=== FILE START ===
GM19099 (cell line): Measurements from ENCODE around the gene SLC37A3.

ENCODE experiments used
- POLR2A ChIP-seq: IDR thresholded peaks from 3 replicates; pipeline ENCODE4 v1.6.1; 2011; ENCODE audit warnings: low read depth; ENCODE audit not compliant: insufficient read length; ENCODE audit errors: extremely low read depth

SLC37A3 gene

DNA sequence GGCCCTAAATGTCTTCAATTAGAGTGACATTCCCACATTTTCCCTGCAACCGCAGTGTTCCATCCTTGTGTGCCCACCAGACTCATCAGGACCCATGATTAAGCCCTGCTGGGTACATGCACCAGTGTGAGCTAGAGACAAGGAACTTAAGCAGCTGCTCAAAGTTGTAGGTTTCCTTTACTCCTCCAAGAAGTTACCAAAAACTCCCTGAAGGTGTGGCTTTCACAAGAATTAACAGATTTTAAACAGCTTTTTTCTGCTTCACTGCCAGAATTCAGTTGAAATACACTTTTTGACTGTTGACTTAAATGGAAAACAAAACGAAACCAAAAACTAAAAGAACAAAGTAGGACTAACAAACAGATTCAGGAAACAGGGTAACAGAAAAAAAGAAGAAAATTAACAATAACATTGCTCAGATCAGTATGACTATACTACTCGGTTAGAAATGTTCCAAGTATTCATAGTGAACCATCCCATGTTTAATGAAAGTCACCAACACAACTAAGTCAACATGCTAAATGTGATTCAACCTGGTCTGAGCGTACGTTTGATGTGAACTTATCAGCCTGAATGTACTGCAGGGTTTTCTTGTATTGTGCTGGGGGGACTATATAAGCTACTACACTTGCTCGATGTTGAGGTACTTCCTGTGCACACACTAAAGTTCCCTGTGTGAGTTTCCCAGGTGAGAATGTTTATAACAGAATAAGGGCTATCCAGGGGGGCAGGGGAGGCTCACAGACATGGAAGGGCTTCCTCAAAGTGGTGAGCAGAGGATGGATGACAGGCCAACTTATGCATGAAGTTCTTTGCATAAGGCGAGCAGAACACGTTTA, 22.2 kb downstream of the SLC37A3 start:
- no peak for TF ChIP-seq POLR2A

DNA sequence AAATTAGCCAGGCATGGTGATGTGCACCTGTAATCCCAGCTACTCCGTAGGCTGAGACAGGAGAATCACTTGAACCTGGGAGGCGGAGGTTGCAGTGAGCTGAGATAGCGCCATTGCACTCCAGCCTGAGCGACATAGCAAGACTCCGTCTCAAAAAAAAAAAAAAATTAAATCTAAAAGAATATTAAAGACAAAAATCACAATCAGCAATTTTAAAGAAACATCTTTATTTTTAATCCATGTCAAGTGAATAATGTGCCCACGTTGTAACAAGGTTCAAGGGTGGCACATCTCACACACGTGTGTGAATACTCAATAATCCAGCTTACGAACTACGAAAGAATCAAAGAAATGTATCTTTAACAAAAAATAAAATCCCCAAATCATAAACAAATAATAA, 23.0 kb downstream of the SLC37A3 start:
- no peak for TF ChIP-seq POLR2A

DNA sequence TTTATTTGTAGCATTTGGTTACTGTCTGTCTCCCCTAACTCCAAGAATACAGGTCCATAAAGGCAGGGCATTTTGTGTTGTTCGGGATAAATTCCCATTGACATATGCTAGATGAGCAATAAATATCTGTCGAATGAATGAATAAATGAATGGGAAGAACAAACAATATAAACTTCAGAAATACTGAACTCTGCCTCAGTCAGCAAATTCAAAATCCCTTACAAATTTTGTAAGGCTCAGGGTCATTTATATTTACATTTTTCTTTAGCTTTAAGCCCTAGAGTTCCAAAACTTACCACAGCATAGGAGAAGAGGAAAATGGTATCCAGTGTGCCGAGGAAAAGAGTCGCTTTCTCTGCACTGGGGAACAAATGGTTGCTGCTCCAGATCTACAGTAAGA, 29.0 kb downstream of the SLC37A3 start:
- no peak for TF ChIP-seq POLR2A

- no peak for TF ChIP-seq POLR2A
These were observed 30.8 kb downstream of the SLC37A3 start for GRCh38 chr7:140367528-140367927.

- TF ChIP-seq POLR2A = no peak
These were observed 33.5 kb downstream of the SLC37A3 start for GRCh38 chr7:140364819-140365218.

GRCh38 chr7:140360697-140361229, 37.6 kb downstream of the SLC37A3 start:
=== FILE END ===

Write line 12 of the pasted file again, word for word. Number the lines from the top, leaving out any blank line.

These were observed 30.8 kb downstream of the SLC37A3 start for GRCh38 chr7:140367528-140367927.